What undergraduate should know about applying to graduate school
By Laura Morrison, July 2014
Graduate studies are often held in high regard by undergraduate students. While this can contribute to the allure and appeal of pursuing higher education, it may also create some unrealistic perceptions of the application requirements, or their ability to pursue a graduate degree. These perceptions might discourage some students from seriously considering earning a graduate degree.
Fortunately, applying to graduate school doesn't have to be an opaque process. Being able to separate fact from fiction is an important part of managing your mental bandwidth as you prepare for this next step of your academic journey.
Myth: You have to go to graduate school right away
Many students barely wait for the ink to dry on their undergraduate degree before diving headfirst into the graduate application process. Whether looking to get back into school before the lifestyle wears off or simply attempting to put off joining the "real world" for a bit longer, taking a now-or-never approach to graduate school can lead to stress for potential applicants. Especially for those who are already facing significant student loans from undergraduate study, diving right into the graduate process straight out of college can turn out to be more of a financial and emotional burden than a boon.
While pursuing graduate studies straight out of college is a very viable option for many, students need not feel like it's the only possible way to approach it. In fact, there may be distinct advantages to holding off on applying to graduate school for a few years. In a report from Yale University, it was revealed that the principle benefit to waiting to resume studies is that it gives applicants the opportunity to gain real work experience. Graduate school is an academic endeavor, but it's also designed to prepare you to work in a specific field - if you approach the application process with previous experience working, especially if it was in your potential field of study, admissions staff may actually see that as a positive quality.
The perspective gained from a few years away from academia is also valuable in its own right. Graduate school represents a significant investment of money and time, and the decision to go should definitely not be considered lightly.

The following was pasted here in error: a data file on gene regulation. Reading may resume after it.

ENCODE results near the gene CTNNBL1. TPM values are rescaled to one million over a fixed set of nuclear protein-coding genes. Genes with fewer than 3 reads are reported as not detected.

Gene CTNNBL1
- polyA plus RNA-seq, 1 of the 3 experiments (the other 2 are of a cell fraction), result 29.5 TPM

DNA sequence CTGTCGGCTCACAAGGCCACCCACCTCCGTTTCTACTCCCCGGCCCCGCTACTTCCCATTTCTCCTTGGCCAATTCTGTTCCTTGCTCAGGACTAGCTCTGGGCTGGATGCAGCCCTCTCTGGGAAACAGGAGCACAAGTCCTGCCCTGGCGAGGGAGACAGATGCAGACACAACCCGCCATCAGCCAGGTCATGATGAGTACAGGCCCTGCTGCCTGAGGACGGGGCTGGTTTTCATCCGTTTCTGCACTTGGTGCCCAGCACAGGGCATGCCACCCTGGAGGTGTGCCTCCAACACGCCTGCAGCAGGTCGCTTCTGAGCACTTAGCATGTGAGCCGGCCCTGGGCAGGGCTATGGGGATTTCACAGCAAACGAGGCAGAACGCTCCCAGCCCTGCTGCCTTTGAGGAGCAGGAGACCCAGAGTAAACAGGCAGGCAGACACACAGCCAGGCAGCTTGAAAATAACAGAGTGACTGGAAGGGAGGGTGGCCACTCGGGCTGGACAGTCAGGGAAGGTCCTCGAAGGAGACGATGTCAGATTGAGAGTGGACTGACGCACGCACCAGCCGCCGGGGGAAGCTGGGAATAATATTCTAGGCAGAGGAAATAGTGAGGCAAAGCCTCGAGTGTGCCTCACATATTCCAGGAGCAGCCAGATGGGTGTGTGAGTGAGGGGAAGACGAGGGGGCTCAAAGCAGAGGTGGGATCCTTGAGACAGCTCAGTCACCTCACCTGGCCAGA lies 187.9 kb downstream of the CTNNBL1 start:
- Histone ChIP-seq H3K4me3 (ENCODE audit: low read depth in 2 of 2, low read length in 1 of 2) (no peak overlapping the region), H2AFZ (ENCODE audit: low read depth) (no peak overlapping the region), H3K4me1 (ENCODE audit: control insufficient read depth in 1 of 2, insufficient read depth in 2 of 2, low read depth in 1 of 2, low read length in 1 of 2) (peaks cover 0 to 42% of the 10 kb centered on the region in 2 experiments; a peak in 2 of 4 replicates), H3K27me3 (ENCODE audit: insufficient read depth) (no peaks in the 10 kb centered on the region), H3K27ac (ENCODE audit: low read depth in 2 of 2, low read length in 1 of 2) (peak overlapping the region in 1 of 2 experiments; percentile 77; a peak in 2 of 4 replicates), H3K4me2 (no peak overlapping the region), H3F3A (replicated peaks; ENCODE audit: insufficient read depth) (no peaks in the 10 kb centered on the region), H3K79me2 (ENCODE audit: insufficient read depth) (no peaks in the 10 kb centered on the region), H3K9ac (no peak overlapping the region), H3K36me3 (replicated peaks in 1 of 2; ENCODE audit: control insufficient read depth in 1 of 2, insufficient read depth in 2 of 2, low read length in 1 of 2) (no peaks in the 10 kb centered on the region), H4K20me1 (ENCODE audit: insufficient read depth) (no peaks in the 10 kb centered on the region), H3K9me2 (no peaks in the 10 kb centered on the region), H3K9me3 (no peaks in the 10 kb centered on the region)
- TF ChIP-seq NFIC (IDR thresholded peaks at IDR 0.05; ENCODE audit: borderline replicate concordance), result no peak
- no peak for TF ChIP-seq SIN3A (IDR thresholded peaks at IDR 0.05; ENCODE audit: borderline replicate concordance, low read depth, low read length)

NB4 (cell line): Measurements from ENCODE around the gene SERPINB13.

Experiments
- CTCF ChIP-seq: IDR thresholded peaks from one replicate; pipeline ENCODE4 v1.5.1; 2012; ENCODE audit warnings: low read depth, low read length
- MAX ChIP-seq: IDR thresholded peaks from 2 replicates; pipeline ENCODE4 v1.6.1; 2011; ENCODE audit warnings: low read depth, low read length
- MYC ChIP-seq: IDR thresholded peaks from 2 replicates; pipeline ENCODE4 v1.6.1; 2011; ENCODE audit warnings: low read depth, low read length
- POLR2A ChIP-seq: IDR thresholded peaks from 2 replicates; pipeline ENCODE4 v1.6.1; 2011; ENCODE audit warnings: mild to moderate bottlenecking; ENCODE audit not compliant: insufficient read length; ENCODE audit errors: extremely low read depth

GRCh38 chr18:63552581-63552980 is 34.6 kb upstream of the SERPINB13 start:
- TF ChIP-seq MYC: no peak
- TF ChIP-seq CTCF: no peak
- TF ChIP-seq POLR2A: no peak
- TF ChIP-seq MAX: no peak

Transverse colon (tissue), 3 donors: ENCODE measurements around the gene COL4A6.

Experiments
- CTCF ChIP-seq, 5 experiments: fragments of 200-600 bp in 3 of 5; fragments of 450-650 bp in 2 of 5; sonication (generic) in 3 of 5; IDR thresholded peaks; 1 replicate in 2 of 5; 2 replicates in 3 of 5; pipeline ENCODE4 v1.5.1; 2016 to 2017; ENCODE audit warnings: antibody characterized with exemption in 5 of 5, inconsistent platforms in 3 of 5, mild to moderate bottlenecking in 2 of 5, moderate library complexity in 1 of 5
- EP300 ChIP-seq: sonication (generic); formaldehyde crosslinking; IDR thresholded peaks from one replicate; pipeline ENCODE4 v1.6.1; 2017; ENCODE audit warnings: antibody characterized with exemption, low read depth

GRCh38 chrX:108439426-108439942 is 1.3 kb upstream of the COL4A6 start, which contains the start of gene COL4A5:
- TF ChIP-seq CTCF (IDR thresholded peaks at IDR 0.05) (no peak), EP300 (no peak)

Myth: You have to be perfect
The application process for graduate programs could be described as "rigorous." Many experts, like Dr. Donald Martin, author of “The Roadmap for Graduate Study” recommend taking a full year to prepare your application. It's easy to get intimidated by perception of impossibly high standards. If your GRE scores weren't spectacular or your GPA wasn't what you would have liked it to be, you may be tempted to shuck the whole process in light of your perceived failings.
In reality, the application process is so extensive because it's an attempt to gather as much information about what kind of student you are as possible. Syndicated News reassured prospective applicants that absolute perfection isn't required or even expected. It's fairly common knowledge that test scores and even grades can be poor indicators of overall performance or passion, and students who don't test well don't have to feel like graduate school is off the table for them. If you feel your application has a weak spot, there are steps you can take to shore that up.
Recommendation letters can go a long way toward endearing you to the admissions board. Your professors are already well-regarded members of the academic community, and their opinion is bound to hold weight. Similarly, extracurriculars can do a lot to paint you as a more complete, well-rounded candidate.
About the Author: Laura Morrison is the Web Content Manager for GradSchools.com. She earned an MBA from the Rutgers School of Business in 2010.